GREATER TORONTO, May 22, 2013 /CNW/ - An extensive report advocating for
an Ontario Building Code change that will result in the construction of
safe, affordable homes for residents across the GTA was released
earlier today by the Building Industry and Land Development Association
(BILD), the Residential Construction Council of Ontario (RESCON) and
the Canadian Wood Council.
"It's good urban planning, it's safe and it's good for future homebuyers
in the GTA and across Ontario," said Bryan Tuckey, BILD President and
"We're calling on the Ontario government to change the Code to allow for
six-storey woodframe construction to help unlock the immense potential
in neighbourhoods that have underutilized land on major avenues and
"Our report shows that these lands are often well-served by existing
infrastructure and transit, and mid-rise buildings can help to meet the
demand of the increasing population of our region, offering a variety
of sizes and design features for people of all ages."
Currently, the Ontario Building Code limits woodframe construction to
four storeys. The building industry is advocating for a change to the
Code to allow for up to six-storey woodframe construction, which will
result in the affordable construction of mid-rise buildings.
"Building mid-rise housing becomes more expensive when you go above four
storeys because you have to use materials like concrete and steel,"
said Leith Moore, President of the Ontario Home Builders' Association
and Vice President, Development at Sorbara Development Group.
"If the Ontario Building Code allowed for six-storey woodframe
construction, costs would go down and options for new homebuyers would
Strong planning and economic rationales are outlined in the report, Unlocking the Potential for Mid-Rise Buildings: Six Storey Wood
Structures, commissioned by BILD and authored by former City of Toronto Chief
Planner Paul Bedford.
In addition, BILD and the Residential Construction Council of Ontario
(RESCON) commissioned a complementary report, Mid-rise Combustible Construction in Ontario - Building Code Issues, to investigate fire safety issues related to an increased use of
combustible material in construction.
"The number of fire incidents does not increase just because buildings
have more combustible material. Our study found that data collected by
the National Fire Incident Reporting System doesn't show that fire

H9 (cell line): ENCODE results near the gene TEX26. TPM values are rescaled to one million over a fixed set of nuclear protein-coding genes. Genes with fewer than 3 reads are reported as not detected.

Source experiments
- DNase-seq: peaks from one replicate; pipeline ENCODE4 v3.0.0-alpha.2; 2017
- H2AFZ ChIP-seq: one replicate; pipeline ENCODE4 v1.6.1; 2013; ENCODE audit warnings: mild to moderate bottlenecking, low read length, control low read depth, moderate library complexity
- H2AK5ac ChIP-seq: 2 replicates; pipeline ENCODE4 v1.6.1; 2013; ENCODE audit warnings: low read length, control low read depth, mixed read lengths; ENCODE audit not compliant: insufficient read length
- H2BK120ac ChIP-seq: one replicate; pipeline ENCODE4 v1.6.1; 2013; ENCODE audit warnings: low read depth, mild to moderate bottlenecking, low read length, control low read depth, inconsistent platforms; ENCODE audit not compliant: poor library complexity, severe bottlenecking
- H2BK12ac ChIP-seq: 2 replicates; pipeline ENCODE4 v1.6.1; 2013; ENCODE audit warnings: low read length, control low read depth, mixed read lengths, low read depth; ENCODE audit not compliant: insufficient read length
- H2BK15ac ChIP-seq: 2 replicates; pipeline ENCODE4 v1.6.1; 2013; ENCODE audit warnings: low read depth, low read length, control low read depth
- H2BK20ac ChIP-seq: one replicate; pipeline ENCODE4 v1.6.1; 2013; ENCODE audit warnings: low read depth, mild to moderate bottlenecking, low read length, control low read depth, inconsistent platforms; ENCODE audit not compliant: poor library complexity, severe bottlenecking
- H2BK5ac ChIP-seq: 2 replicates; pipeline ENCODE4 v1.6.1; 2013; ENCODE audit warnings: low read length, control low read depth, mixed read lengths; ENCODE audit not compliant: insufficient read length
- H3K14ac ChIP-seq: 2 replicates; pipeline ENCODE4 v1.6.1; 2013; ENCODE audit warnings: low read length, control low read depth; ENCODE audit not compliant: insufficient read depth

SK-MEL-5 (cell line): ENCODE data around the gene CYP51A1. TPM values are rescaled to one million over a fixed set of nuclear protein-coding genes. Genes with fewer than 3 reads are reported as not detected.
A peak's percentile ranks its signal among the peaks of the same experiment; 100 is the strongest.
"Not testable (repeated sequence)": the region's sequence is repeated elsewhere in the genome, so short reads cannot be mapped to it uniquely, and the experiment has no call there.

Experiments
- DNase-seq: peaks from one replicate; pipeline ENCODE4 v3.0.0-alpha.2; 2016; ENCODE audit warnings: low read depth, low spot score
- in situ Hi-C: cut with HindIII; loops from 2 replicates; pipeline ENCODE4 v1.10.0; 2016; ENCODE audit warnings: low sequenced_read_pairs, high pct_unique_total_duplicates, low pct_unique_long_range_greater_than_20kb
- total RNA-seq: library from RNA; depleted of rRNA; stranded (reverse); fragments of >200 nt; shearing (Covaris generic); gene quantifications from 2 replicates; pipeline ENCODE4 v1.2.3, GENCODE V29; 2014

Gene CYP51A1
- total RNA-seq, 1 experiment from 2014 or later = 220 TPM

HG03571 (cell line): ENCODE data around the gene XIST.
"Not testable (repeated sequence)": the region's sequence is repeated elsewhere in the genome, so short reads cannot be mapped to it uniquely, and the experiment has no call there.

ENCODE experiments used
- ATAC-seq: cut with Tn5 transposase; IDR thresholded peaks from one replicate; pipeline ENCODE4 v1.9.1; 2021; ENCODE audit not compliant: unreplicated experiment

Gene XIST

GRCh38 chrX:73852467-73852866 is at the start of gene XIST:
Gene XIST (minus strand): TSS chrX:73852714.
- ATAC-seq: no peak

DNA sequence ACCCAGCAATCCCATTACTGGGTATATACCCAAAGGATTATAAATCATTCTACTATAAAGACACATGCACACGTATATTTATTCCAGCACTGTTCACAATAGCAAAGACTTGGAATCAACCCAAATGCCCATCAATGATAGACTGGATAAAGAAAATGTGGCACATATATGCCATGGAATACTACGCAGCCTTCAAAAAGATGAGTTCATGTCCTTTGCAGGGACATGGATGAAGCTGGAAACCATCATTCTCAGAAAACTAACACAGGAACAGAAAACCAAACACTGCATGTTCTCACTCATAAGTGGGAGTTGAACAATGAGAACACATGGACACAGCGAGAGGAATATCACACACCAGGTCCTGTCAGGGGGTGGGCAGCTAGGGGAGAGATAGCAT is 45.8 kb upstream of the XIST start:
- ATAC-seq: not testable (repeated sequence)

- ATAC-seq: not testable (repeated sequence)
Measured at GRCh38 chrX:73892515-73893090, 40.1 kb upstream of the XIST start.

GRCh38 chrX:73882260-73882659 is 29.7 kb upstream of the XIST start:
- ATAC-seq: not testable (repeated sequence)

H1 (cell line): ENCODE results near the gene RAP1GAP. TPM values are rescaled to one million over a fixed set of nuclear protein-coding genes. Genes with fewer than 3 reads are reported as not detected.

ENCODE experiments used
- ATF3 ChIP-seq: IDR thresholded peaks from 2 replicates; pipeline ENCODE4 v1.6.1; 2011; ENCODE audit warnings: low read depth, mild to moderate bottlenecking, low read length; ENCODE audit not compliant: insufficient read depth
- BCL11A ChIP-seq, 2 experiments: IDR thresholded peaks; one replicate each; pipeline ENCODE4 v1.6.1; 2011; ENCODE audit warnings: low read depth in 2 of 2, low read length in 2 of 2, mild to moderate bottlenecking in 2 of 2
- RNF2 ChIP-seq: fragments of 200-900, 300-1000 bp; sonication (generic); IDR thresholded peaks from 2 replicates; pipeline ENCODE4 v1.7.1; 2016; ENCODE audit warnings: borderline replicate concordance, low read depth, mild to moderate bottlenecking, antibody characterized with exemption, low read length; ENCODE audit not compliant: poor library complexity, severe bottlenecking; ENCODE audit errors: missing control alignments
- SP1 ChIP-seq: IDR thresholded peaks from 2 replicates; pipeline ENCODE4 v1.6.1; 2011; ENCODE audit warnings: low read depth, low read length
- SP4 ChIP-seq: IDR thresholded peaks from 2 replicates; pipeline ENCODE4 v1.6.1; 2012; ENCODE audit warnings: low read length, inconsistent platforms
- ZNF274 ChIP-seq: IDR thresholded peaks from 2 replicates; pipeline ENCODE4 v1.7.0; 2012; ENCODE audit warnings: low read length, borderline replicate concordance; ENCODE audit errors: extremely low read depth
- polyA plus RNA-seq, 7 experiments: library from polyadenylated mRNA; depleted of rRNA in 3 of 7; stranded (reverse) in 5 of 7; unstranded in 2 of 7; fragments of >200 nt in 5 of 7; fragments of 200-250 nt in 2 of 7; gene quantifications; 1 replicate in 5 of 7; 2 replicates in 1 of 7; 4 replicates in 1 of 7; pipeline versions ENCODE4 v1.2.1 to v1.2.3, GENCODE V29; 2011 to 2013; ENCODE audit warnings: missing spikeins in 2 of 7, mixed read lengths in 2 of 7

incidents are related to the type of construction, rather to the use
and occupancy of the building," said Richard Lyall, President of
"As well, the National Fire Code and regulations in Ontario's
Occupational Health and Safety Act contain many provisions for
construction projects that address potential fire hazards and provide
solutions to reduce risks. Woodframe buildings have to meet the same
standards as those built using other materials," added Marianne Berube,
Executive Director, Ontario Wood Works, Canadian Wood Council.
The changes to the Ontario Building Code would be similar to changes
made to the British Columbia Building Code in 2009, which had an
immediate impact on the local economy. With B.C. as a case study,
Ontario can expect increased job creation, increased tax revenue from
the addition of new residences, more affordable options for new
homebuyers and a minimized carbon footprint in the construction of
With more than 1,400 members, BILD, formed through the merger of the
Greater Toronto Home Builders' Association and Urban Development
Institute/Ontario, is the voice of the land development, home building
and professional renovation industry in the Greater Toronto Area. BILD
is proudly affiliated with the Ontario and Canadian Home Builders'
The Ontario Home Builders' Association is the voice of the residential
construction industry in Ontario representing 4,000 member companies
organized into 30 local associations across the province. The industry
contributes over $42 billion dollars to Ontario's economy, employing
more than 325,000 people across the province.
RESCON is a builders' organization dedicated to removing barriers to new
construction and eliminating unnecessary costs. It coordinates a
council of trade contractor associations to address issues of common
concern. RESCON represents a melding of the old with the new. It is a
streamlining of the ongoing efforts of three groups active in promoting
builder interests for over thirty years: the Metropolitan Toronto
Apartment Builders Association (MTABA), the Toronto Residential
Construction Labour Bureau (TRCLB) and the Durham Residential
Construction Labour Bureau (DRCLB). Along with new builder members,
RESCON brings a more powerful and concerted builder voice to the many
pressing issues which affect the bottom line.
About Canadian Wood Council
The Canadian Wood Council (CWC) is the national association representing
manufacturers of Canadian wood products used in construction - enabling
the selling of Canadian wood products through programs and services
focused on creating market access and demand. Wood WORKS! Ontario is a
national industry-led initiative of the Canadian Wood Council, with a
goal to support innovation and provide leadership on the use of wood
and wood products.
SOURCE: Building Industry and Land Development Association
For further information:
To obtain a detailed press kit or to schedule an interview, contact:
416-391-3452 or 416-543-3903
Manager, Marketing & Media Relations
416-391-3450 or 416-843-4898